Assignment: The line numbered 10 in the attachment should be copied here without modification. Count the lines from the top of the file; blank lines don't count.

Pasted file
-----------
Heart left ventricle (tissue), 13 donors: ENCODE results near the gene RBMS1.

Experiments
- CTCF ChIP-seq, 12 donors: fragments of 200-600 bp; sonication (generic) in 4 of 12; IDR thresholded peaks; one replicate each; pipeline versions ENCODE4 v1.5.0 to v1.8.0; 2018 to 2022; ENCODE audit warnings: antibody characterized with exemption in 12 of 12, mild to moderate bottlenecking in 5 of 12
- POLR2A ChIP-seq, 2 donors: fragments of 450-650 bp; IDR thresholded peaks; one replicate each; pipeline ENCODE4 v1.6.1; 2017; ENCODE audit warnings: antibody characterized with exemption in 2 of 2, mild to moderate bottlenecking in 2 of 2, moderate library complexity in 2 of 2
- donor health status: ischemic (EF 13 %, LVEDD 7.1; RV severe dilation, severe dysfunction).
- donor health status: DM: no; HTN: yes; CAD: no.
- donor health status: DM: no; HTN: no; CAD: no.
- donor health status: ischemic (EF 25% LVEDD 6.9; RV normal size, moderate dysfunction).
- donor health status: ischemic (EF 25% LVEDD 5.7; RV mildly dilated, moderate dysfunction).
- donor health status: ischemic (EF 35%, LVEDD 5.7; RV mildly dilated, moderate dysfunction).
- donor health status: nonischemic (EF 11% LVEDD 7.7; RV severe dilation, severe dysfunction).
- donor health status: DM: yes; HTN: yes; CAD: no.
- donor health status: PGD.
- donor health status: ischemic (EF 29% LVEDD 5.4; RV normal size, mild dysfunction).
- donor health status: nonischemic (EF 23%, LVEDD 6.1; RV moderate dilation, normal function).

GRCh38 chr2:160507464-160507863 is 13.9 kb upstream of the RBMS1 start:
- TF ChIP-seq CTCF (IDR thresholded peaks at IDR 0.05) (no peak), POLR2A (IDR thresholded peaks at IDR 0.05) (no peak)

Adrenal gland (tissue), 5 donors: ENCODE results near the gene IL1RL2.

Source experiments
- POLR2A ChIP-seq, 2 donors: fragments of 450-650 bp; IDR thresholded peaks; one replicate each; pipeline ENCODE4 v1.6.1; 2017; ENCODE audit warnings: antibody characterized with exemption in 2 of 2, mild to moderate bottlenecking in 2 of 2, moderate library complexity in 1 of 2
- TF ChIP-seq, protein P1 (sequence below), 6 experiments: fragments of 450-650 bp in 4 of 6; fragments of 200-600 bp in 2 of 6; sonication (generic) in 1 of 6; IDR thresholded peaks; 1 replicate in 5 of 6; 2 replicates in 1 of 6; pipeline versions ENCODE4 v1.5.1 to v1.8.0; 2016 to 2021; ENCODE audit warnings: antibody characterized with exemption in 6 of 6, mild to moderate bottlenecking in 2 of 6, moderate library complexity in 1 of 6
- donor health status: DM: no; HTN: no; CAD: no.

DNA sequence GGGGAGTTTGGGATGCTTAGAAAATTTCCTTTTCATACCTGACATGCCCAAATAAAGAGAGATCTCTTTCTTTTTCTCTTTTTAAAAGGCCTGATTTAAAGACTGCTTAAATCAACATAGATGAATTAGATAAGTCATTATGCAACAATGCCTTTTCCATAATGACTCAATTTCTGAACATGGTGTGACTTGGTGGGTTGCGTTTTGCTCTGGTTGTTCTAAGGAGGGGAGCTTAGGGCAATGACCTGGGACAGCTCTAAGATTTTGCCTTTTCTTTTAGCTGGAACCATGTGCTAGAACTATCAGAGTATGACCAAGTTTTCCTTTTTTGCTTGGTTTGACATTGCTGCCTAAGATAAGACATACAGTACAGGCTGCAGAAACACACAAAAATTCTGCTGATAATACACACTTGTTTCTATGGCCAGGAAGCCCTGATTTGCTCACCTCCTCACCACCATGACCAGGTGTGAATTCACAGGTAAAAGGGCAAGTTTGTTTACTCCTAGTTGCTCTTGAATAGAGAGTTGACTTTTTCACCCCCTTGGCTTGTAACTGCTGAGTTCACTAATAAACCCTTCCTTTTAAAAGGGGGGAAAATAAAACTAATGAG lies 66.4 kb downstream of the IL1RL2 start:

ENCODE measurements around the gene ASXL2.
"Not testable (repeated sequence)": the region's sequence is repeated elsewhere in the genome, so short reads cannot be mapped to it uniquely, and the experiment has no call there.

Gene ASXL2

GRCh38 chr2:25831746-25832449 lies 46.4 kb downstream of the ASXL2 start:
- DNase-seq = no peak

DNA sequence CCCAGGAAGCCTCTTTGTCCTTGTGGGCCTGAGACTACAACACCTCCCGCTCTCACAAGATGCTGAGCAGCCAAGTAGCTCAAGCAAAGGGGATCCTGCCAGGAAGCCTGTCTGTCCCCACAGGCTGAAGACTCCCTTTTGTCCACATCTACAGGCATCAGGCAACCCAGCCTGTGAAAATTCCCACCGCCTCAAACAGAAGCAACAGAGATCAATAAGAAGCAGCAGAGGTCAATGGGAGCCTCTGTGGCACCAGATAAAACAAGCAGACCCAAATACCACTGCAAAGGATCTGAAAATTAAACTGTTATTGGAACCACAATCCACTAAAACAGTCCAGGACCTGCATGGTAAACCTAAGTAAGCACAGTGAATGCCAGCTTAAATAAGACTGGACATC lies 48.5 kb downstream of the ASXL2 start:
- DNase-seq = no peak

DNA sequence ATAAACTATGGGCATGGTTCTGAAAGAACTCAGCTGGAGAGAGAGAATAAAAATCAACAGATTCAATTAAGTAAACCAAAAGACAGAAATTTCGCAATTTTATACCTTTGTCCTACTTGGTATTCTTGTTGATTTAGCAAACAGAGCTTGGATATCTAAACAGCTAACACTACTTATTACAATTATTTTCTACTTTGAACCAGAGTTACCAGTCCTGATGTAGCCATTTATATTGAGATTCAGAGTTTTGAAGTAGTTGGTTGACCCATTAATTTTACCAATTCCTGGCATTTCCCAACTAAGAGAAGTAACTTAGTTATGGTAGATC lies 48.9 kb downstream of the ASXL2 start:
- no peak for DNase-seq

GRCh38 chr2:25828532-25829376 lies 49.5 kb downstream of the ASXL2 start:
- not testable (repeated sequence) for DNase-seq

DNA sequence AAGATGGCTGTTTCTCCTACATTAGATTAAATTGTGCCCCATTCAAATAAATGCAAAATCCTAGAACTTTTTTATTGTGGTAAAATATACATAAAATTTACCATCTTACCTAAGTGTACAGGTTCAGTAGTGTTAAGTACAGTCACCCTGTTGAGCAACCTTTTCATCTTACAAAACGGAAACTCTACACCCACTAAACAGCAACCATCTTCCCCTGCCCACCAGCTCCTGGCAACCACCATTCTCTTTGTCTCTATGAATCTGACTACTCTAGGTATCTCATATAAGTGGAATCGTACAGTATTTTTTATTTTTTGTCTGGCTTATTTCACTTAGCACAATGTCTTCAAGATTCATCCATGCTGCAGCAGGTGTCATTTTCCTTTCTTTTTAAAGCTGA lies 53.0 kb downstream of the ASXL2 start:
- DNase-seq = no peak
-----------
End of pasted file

- donor health status: ischemic (EF 35%, LVEDD 5.7; RV mildly dilated, moderate dysfunction).